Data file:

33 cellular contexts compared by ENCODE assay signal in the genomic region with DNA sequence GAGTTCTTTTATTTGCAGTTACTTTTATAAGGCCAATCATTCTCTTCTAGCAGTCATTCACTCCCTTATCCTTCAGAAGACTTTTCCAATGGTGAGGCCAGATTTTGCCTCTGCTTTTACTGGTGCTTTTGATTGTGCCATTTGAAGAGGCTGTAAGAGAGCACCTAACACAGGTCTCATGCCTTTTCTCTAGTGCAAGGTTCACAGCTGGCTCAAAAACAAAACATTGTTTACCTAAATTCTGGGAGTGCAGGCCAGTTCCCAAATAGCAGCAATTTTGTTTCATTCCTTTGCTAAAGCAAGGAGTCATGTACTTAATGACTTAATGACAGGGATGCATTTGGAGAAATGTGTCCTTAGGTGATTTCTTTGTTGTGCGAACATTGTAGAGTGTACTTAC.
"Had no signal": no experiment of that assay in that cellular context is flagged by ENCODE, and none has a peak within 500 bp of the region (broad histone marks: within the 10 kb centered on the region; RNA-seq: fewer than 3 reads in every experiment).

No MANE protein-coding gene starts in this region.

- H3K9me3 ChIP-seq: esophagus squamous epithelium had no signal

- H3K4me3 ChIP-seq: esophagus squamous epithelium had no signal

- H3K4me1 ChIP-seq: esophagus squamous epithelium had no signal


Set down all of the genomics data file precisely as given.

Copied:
33 cellular contexts compared by ENCODE assay signal in the genomic region with DNA sequence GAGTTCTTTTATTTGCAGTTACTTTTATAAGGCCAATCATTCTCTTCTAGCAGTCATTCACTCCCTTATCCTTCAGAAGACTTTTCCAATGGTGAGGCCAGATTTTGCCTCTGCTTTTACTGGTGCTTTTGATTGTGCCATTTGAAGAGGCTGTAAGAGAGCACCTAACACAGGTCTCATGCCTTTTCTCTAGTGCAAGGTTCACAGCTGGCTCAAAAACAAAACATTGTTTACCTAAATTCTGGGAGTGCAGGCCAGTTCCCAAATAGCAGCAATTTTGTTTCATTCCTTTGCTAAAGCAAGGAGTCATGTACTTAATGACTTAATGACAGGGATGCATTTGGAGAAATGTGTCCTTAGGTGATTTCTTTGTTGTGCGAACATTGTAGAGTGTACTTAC.
"Had no signal": no experiment of that assay in that cellular context is flagged by ENCODE, and none has a peak within 500 bp of the region (broad histone marks: within the 10 kb centered on the region; RNA-seq: fewer than 3 reads in every experiment).

No MANE protein-coding gene starts in this region.

- H3K9me3 ChIP-seq: esophagus squamous epithelium had no signal

- H3K4me3 ChIP-seq: esophagus squamous epithelium had no signal

- H3K4me1 ChIP-seq: esophagus squamous epithelium had no signal